What are we asking for?
Support to investigate, and if feasible, implement a national bin harmonization program that will improve kerbside recycling, reduce contamination, and maximise opportunities for reuse.
Why is it important?
Through the National Waste Policy Action Plan, states and territories have agreed to introduce FOGO (Food Organics Garden Organics) collection services to all households and businesses by the end of 2023, with the Federal Government funding reprocessing infrastructure.
Currently, only 30 per cent of Australians have access to a full FOGO collection service, while over 70 per cent have access to a garden collection service.
National harmonisation of waste collections will drive greater waste minimisation, lead to cleaner waste streams and more efficient resource recovery while also protecting the environment and reducing greenhouse gas emission.
However, implementing a standardised bin collection service will be potentially costly for local governments, and more support from state and federal governments will be needed to ensure waste collection charges do not rise as a result of councils providing more bins.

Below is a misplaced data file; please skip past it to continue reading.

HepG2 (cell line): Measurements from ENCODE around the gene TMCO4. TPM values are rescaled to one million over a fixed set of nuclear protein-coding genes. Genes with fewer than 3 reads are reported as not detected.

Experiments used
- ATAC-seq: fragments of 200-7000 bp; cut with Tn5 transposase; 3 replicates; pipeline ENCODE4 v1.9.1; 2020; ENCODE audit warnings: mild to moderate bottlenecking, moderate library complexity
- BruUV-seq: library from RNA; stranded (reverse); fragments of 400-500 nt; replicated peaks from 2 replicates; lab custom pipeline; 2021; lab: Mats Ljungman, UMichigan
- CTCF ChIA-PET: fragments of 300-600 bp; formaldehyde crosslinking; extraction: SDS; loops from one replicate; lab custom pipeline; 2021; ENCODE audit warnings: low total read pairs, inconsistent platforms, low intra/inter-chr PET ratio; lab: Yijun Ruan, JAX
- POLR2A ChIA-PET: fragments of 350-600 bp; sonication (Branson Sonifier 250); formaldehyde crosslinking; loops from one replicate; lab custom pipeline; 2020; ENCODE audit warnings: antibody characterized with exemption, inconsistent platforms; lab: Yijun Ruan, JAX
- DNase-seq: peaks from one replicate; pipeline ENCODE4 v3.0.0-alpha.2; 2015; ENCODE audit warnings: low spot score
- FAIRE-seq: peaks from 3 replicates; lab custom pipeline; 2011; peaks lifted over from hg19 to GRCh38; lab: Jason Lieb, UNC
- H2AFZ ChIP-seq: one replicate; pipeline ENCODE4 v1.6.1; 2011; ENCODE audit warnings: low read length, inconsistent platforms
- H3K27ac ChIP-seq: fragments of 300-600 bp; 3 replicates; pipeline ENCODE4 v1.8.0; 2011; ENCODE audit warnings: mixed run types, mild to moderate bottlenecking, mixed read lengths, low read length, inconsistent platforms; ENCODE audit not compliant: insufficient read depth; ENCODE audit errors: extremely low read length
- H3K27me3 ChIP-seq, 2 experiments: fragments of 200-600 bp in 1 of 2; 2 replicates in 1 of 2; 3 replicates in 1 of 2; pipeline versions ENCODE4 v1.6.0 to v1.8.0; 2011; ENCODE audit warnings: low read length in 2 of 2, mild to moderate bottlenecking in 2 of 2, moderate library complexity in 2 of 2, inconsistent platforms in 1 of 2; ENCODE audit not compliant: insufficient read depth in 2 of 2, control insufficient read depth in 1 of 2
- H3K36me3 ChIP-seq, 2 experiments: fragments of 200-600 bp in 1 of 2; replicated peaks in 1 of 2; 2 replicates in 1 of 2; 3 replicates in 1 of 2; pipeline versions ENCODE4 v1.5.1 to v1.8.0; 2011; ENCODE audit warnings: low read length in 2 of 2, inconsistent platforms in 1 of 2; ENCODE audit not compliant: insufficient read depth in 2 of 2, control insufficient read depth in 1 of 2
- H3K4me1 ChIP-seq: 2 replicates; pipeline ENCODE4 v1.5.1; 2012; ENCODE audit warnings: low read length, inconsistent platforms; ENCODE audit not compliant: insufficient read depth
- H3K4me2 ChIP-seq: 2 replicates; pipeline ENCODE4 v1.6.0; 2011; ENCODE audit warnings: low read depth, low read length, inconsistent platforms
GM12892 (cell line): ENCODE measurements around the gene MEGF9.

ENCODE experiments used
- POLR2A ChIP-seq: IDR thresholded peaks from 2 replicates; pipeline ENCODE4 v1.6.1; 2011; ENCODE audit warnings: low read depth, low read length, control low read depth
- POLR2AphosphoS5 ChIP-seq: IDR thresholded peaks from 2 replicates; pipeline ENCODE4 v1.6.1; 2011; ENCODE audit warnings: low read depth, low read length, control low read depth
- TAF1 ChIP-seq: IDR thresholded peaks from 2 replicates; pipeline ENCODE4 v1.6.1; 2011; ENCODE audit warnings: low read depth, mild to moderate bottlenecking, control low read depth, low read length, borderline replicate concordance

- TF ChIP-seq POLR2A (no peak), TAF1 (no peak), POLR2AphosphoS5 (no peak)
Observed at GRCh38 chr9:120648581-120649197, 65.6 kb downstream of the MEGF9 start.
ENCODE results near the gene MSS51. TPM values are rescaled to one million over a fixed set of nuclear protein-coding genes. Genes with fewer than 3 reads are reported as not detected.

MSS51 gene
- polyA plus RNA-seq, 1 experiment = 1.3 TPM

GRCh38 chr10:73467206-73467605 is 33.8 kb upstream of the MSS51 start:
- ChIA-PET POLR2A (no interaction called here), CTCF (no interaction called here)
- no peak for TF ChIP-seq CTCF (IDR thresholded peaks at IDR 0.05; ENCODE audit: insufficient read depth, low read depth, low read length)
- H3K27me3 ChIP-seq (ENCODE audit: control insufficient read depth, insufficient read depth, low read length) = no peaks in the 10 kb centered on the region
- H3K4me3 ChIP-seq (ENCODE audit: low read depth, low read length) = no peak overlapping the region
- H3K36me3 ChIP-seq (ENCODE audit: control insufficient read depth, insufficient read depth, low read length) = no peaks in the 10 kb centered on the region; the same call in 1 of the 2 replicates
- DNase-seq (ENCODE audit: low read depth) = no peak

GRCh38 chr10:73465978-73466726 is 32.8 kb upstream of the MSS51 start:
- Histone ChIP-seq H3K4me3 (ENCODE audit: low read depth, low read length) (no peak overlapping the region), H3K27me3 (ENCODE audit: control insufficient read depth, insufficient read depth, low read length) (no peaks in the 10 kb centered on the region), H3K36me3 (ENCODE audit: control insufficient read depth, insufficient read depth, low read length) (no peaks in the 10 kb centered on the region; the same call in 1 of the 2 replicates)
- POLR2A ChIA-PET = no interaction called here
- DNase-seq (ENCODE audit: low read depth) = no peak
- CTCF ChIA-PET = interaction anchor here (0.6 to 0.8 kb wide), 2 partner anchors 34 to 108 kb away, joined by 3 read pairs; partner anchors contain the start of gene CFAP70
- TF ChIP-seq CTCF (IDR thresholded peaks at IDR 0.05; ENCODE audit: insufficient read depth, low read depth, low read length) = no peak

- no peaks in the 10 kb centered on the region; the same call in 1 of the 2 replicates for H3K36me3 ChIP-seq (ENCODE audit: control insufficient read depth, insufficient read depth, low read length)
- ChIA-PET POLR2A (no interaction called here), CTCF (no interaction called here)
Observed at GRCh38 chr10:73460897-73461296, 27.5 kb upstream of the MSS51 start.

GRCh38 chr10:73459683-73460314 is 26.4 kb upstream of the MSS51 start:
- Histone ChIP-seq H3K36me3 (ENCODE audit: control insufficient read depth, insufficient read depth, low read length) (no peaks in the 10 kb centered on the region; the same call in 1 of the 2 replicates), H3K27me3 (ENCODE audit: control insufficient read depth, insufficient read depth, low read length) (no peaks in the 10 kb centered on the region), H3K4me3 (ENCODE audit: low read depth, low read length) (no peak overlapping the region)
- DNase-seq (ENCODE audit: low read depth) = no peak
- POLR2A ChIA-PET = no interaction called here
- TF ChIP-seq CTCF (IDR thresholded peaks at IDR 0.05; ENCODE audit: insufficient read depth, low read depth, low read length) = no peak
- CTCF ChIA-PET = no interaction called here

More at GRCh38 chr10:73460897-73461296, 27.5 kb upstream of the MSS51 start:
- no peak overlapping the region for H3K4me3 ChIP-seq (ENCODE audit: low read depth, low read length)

How would it support our communities?
Randwick City Council was able to divert 14,000 tonnes of food and garden organics (FOGO) from landfill in the first 12 months of operation after implementing FOGO bins in March 2021. This new waste stream is being processed into compost.
In that time, the amount of waste in red lid rubbish bins has been reduced by 26 percent, slashing the amount of garbage sent to landfill.
Randwick Mayor Dylan Parker said the way Randwick City residents have embraced FOGO shows that people want to be part of the solution to our waste problem.
“People don’t want to see material sent to landfill when there are perfectly good solutions for reusing material in new ways.”
“With Federal Government funding, FOGO could be rolled out nationally, providing the stimulus needed to create a viable reuse economy generating jobs, reducing greenhouse gas emissions, saving landfill and also producing a viable compost product that could be sold.”